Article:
Emmys 2014: Music Times Judges The Nominees for Original Music and Lyrics; Jimmy Fallon, Neil Patrick Harris and More
Most of this weekend's music media attention went toward the Video Music Awards but Monday night's Emmys feature a few musical categories of their own.
Well, technically not Monday night's version of events. Television is a format that features a heck of a lot of awards to give out, so all of the music prizes have already been announced, and this ain't the Tony's so don't expect any big musical numbers tonight. We at Music Times still feel like the nominees deserve some consideration so we're checking out all of the contenders for Outstanding Original Music and Lyrics and checking our results against what the Emmys opted for.
01) "Bigger!" by Tom Kitt (music) and Lin-Manuel Miranda (Lyrics)
It's tough to compete with the Tony's when it comes to original television songs. We mean, half of the awards given out deal with musicals. It's important to consider the song without the visuals, which might handicap this production...but not really. Host Neil Patrick Harris name checks nearly every nominee at this year's ceremony during his seven-minute bit, not to mention gets a bunch of them to sing along with him. For all of the musical talent involved in the making of this track, the cherry on top has to be Mike Tyson's guest appearance.
02) "No Trouble" by Bob Christianson (music) and Alisa Hauser (lyrics)
This comes from a musical production a little less overwhelming than The Tonys, and this track is much more toned down than many musical numbers. "No Trouble" is the ballad Bob Cratchit (Scott Coulter) sings in remembrance of his son Tiny Tim. For all of the tear-jerking that comes along with a father remembering his son's life, the themes here are major key and meant to be a happy tribute to the boy (who everyone knows was Bob's favorite). Didn't stop us from tearing up however.
03) "Les Mis" by Joshua Funk (music) and Rebecca Dryson (lyrics)
Finally, the comedy you were all waiting for. Key & Peele was one of several sketch shows nominated this year, for a fairly impressive satire of Les Miserables and musicals in general. As Jean Valjean and other groups of characters (Jordan Peele) sing their own mini-narratives as part of one overarching number, Inspector Javert (Keegan-Michael Key) gets continually frustrated that he doesn't get to sing his own lines. It's a clever jest at a real facet of musical theatre and the vocal abilities of both actors are noteworthy (assuming it was truly them singing).
04) "Home For The Holiday (Twin Bed)" by Eli Brueggemann (music) and Chris Kelly, Sarah Schneider, Aidy Bryant and Kate McKinnon (lyrics)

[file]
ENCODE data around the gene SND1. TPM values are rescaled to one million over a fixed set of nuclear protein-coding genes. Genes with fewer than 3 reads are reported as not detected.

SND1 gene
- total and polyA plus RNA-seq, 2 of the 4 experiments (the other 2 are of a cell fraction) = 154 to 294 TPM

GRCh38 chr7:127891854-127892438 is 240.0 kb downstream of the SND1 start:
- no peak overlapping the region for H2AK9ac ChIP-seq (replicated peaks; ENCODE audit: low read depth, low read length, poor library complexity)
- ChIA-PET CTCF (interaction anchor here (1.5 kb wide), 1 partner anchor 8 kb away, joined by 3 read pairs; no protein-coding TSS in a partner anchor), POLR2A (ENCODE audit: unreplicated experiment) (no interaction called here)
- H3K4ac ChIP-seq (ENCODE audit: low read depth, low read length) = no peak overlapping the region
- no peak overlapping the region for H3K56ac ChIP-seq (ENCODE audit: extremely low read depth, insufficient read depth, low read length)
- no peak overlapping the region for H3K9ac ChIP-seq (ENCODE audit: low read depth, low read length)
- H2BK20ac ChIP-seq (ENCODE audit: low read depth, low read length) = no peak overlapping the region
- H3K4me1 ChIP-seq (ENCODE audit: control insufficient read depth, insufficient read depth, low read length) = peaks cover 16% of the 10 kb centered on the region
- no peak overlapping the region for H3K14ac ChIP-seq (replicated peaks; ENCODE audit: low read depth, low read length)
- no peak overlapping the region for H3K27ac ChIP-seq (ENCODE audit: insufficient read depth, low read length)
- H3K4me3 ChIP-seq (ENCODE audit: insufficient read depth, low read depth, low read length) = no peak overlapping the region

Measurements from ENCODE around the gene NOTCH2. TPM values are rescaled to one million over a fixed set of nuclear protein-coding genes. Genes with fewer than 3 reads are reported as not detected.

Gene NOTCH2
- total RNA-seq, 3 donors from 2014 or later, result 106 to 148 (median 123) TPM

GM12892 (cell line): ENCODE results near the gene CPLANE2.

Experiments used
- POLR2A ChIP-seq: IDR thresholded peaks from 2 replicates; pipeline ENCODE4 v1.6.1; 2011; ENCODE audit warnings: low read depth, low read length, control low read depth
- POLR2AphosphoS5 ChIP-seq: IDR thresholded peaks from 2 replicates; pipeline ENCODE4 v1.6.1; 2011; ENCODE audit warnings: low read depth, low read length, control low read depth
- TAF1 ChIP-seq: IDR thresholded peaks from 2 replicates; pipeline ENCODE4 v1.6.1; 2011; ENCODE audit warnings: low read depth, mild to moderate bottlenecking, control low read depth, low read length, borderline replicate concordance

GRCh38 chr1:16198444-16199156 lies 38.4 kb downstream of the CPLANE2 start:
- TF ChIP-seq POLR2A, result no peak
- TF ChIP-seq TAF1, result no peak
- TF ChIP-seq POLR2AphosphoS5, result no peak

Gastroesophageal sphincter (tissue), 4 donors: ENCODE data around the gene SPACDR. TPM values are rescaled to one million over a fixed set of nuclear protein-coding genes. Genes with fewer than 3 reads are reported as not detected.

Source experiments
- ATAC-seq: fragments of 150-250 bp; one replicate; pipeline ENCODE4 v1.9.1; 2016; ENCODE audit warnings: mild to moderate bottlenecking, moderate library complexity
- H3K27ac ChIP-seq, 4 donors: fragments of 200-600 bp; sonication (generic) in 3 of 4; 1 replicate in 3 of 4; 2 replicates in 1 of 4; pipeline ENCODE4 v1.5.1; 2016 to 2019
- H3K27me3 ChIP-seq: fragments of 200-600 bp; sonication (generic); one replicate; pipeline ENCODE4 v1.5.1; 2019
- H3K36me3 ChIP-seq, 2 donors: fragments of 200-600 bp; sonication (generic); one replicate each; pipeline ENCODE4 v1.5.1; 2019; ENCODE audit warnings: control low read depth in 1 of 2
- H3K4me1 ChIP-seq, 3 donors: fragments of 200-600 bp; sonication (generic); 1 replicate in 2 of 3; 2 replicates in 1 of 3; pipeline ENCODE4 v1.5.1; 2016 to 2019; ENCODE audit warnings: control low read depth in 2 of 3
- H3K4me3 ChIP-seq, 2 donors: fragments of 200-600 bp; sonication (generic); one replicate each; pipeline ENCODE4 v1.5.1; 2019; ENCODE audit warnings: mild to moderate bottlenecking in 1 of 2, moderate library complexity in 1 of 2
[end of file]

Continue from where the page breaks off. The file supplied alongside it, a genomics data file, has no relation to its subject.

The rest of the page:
Saturday Night Live is almost guaranteed a spot among the nominees thanks to the litany of comedic tracks it puts out on a yearly basis. This year's focus was "Twin Bed," a song about sex at your girlfriend's family home come holiday time. Funny enough and straight-up pop, the downside is actually Jimmy Fallon's appearance as a guest rapper for the final verse. Kind of makes us wish that one of the many musical spoofs from Fallon's own The Tonight Show has been nominated instead, such as his Bruce Springsteen-collaboration, updating "Born to Run" to reference the current "Bridgegate" scandal.
05) "Merroway Cove" by John William Kavannaugh (music) and Craig Gerber (lyrics)
Many children's television programs feature stellar musical bits and Disney Channel's Sofia The First is no exception. Although lacking on inside jokes to make parents chuckle, the big band backing the singing seahorse gets makes for an enjoyable jam. Seems like a somewhat watered-down (pun intended) replacement for "Under The Sea" from The Little Mermaid however, considering that this episode does focus on a mermaid named Ariel.
06) "Day Is Gone" by Bob Thiele, Noah Gunderson and Kurt Sutter (music and lyrics)
Sons of Anarchy gets the nod this year for an original song that manages to not be a music number while not consisting of satire. Performed by Gunderson & The Forest Rangers, the acoustic ballad goes light where the rest of the nominees go heavy, natural considering the bluesy mood of the track. We'd hesitate to label the minimal hollow-body guitar playing toward the end as a "solo," but had the performer gone any faster it would've muddled the emotions behind the track.
WHO WON? "Bigger!"
WHO SHOULD HAVE WON? "Bigger!" Again, it's tough to argue against a Tony Awards number because of all the experience and talent that go into staging one. If we had to rule the obvious winner out however, we'll give "Les Mis" a nod for taking a humorous angle to the film's huge sound without watering it down.